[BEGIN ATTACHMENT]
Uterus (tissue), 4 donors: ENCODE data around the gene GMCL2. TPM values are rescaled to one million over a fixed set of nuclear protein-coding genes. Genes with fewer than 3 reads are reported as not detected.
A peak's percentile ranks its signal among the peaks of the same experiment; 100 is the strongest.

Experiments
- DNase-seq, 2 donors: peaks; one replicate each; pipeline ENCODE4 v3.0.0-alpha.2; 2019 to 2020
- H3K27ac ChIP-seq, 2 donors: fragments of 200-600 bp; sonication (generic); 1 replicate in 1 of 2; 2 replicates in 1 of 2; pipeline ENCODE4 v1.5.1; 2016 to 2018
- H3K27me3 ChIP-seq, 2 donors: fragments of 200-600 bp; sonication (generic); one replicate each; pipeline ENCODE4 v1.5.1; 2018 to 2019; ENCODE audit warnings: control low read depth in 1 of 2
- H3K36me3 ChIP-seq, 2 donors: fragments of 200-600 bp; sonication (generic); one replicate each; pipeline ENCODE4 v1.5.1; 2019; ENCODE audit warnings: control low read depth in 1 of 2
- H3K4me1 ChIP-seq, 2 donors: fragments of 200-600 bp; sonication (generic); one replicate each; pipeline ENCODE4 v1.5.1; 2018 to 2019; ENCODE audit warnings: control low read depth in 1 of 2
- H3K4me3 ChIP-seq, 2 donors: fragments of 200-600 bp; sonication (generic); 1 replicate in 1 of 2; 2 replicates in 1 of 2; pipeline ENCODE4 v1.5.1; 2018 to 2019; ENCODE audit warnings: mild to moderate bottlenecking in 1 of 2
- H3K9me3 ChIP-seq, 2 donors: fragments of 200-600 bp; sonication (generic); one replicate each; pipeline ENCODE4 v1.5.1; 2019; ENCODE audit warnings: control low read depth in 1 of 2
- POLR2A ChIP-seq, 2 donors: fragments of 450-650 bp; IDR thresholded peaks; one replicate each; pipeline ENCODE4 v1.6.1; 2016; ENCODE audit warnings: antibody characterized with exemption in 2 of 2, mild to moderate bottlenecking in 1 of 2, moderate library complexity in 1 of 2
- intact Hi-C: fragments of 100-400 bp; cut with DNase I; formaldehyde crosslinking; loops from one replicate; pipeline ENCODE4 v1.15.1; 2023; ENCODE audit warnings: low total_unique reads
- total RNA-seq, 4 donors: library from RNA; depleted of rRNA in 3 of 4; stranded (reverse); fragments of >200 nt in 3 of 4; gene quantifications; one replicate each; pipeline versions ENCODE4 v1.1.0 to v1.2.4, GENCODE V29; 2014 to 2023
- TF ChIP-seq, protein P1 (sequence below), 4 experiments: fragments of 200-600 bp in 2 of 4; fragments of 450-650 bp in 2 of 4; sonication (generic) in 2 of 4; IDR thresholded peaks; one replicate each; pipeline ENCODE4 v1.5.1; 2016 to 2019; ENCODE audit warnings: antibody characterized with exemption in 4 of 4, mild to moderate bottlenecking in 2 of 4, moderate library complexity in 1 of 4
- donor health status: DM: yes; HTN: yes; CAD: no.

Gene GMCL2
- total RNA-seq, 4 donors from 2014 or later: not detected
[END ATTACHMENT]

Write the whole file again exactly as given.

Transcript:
Uterus (tissue), 4 donors: ENCODE data around the gene GMCL2. TPM values are rescaled to one million over a fixed set of nuclear protein-coding genes. Genes with fewer than 3 reads are reported as not detected.
A peak's percentile ranks its signal among the peaks of the same experiment; 100 is the strongest.

Experiments
- DNase-seq, 2 donors: peaks; one replicate each; pipeline ENCODE4 v3.0.0-alpha.2; 2019 to 2020
- H3K27ac ChIP-seq, 2 donors: fragments of 200-600 bp; sonication (generic); 1 replicate in 1 of 2; 2 replicates in 1 of 2; pipeline ENCODE4 v1.5.1; 2016 to 2018
- H3K27me3 ChIP-seq, 2 donors: fragments of 200-600 bp; sonication (generic); one replicate each; pipeline ENCODE4 v1.5.1; 2018 to 2019; ENCODE audit warnings: control low read depth in 1 of 2
- H3K36me3 ChIP-seq, 2 donors: fragments of 200-600 bp; sonication (generic); one replicate each; pipeline ENCODE4 v1.5.1; 2019; ENCODE audit warnings: control low read depth in 1 of 2
- H3K4me1 ChIP-seq, 2 donors: fragments of 200-600 bp; sonication (generic); one replicate each; pipeline ENCODE4 v1.5.1; 2018 to 2019; ENCODE audit warnings: control low read depth in 1 of 2
- H3K4me3 ChIP-seq, 2 donors: fragments of 200-600 bp; sonication (generic); 1 replicate in 1 of 2; 2 replicates in 1 of 2; pipeline ENCODE4 v1.5.1; 2018 to 2019; ENCODE audit warnings: mild to moderate bottlenecking in 1 of 2
- H3K9me3 ChIP-seq, 2 donors: fragments of 200-600 bp; sonication (generic); one replicate each; pipeline ENCODE4 v1.5.1; 2019; ENCODE audit warnings: control low read depth in 1 of 2
- POLR2A ChIP-seq, 2 donors: fragments of 450-650 bp; IDR thresholded peaks; one replicate each; pipeline ENCODE4 v1.6.1; 2016; ENCODE audit warnings: antibody characterized with exemption in 2 of 2, mild to moderate bottlenecking in 1 of 2, moderate library complexity in 1 of 2
- intact Hi-C: fragments of 100-400 bp; cut with DNase I; formaldehyde crosslinking; loops from one replicate; pipeline ENCODE4 v1.15.1; 2023; ENCODE audit warnings: low total_unique reads
- total RNA-seq, 4 donors: library from RNA; depleted of rRNA in 3 of 4; stranded (reverse); fragments of >200 nt in 3 of 4; gene quantifications; one replicate each; pipeline versions ENCODE4 v1.1.0 to v1.2.4, GENCODE V29; 2014 to 2023
- TF ChIP-seq, protein P1 (sequence below), 4 experiments: fragments of 200-600 bp in 2 of 4; fragments of 450-650 bp in 2 of 4; sonication (generic) in 2 of 4; IDR thresholded peaks; one replicate each; pipeline ENCODE4 v1.5.1; 2016 to 2019; ENCODE audit warnings: antibody characterized with exemption in 4 of 4, mild to moderate bottlenecking in 2 of 4, moderate library complexity in 1 of 4
- donor health status: DM: yes; HTN: yes; CAD: no.

Gene GMCL2
- total RNA-seq, 4 donors from 2014 or later: not detected